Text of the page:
Toolkit

First Responders Toolkit

First responders—paramedics, firefighters, police, corrections officers—are considered to be at greater risk for Acute Stress Disorder (ASD) and Post Traumatic Stress Disorder (PTSD) than most other occupations. This is because their everyday duties routinely encounter “traumatic stressors” (Haugen, 2012, p.370). Some researchers believe that experiencing PTSD is also a highrisk factor for subsequent suicidal behaviours (Sareen, et al., 2007). Military suicides related to PTSD have been covered extensively by the media in recent years.

After a Suicide a Toolkit for Schools

Suicide in a school community is tremendously sad, often unexpected, and can leave a school with many uncertainties about what to do next. Faced with students struggling to cope and a community struggling to respond, schools need reliable information, practical tools, and pragmatic guidance. The American Foundation for Suicide Prevention (AFSP) and the Suicide Prevention Resource Center (SPRC), two of the United States leading suicide prevention organizations, have collaborated to produce this toolkit to assist schools in the aftermath of a suicide (or other death) in the school community.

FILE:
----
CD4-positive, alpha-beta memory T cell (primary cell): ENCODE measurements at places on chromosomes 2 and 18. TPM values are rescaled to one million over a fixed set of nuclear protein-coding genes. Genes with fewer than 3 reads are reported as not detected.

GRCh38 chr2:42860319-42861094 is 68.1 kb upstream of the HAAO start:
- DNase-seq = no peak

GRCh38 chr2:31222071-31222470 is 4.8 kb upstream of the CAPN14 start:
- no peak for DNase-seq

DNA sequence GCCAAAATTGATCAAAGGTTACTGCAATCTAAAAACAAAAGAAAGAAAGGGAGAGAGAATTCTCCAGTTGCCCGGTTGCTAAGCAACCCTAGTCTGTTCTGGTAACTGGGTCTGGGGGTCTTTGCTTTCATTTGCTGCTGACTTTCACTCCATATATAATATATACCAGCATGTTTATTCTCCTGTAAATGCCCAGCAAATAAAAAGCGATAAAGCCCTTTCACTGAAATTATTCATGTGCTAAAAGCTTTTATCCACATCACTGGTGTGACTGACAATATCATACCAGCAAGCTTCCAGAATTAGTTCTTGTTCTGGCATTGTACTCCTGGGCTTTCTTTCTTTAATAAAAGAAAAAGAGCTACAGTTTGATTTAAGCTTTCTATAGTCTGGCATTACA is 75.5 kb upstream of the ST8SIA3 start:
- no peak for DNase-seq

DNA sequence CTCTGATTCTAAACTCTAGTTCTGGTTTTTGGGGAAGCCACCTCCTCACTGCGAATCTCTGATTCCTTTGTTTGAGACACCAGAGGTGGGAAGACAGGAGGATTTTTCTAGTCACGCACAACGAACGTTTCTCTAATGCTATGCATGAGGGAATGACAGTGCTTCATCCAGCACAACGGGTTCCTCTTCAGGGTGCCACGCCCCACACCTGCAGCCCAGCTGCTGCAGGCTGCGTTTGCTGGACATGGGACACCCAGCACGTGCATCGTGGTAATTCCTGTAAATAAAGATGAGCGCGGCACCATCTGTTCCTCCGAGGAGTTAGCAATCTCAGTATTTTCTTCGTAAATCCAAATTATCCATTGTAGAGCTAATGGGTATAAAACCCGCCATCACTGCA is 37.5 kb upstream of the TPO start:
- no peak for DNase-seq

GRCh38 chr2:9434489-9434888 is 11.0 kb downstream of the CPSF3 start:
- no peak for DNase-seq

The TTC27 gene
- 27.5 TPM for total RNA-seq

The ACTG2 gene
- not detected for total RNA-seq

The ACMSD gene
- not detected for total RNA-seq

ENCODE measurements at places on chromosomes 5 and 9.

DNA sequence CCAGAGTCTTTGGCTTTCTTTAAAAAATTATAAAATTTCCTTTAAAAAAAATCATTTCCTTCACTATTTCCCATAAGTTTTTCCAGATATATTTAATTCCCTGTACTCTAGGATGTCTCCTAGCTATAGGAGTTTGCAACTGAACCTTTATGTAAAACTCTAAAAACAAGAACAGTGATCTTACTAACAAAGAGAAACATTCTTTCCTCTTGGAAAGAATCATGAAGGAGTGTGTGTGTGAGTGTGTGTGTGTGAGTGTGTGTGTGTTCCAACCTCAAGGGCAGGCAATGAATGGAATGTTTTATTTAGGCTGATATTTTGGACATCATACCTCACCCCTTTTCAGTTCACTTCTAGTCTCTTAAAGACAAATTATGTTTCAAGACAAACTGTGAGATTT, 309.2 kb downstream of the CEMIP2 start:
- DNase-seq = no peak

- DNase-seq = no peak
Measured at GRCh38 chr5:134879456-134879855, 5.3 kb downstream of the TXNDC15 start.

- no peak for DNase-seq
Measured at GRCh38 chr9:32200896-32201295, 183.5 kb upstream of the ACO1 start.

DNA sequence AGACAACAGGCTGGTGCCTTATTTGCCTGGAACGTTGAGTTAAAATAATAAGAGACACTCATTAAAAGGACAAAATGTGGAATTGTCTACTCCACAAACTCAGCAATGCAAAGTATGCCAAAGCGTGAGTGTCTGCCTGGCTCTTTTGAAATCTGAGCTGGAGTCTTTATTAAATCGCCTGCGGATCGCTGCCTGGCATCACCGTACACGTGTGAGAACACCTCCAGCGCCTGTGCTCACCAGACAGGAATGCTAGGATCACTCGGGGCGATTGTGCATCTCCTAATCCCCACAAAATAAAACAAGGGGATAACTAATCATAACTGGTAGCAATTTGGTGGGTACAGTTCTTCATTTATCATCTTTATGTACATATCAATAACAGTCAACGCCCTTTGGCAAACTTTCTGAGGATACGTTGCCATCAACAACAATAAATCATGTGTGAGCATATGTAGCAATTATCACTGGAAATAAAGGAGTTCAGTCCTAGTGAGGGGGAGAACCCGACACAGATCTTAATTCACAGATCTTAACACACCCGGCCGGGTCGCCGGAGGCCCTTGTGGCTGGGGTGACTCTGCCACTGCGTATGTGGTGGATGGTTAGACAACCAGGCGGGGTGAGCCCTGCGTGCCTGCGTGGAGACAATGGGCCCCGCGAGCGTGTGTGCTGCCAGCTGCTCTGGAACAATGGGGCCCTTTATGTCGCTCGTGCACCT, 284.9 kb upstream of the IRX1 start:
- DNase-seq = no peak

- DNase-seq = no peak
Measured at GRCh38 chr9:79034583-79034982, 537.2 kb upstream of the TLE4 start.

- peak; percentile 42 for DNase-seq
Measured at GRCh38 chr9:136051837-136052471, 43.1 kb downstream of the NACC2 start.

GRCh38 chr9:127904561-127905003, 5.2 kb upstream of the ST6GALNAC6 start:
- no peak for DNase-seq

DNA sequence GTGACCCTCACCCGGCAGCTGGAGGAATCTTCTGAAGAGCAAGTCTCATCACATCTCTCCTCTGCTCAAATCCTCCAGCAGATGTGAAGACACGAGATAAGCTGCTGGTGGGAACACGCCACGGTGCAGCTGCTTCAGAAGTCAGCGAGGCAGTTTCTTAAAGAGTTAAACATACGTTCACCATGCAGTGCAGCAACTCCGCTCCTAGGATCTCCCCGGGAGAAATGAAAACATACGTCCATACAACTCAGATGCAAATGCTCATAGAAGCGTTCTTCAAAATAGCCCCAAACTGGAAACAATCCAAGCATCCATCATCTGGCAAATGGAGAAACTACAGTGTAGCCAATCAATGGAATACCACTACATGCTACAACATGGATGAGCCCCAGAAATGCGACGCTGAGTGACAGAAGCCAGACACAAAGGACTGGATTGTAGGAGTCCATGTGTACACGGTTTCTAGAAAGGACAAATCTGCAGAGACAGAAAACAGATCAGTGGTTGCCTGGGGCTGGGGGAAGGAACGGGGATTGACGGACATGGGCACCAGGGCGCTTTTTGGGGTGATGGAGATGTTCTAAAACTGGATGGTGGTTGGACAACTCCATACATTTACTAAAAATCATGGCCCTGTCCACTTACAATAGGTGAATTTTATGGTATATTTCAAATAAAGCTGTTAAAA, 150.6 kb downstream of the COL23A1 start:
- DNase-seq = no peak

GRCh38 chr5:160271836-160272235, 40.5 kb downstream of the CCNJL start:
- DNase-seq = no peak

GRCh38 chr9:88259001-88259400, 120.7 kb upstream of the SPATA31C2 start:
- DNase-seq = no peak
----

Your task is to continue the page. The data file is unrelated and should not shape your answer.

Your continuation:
Childrens Toolkit

Although child suicides are infrequent, many children attempt suicide. These attempts are a major predictor of future suicide (in adolescence and adulthood). It is crucial to identify those children at risk as early as possible (Wise,1997).

This guidebook helps introdude readers to suicide prevention for children.

Depression and Suicide Prevention Toolkit

Major Depressive Disorder (MDD) is the most prevalent psychiatric disorder in the world. MDD is also known as clinical depression, unipolar depression or, simply, depression. The World Health Organization (WHO) predicts that by the year 2030 depression will be the leading cause of disability worldwide (World Federation for Mental Health, 2012). People with depressive illnesses carry out the majority of suicides.

Suicide Care in Systems Framework

The following report presents the findings and recommendations of the Clinical Care and Intervention Task Force to the National Action Alliance for Suicide Prevention. The Task Force focused its deliberations and recommendations on care in four environments: (1) Emergency Departments and Medical-Surgical Units; (2) Primary Care and General Medical Settings; (3) Behavioral Health Entities; and (4) Crisis Services.

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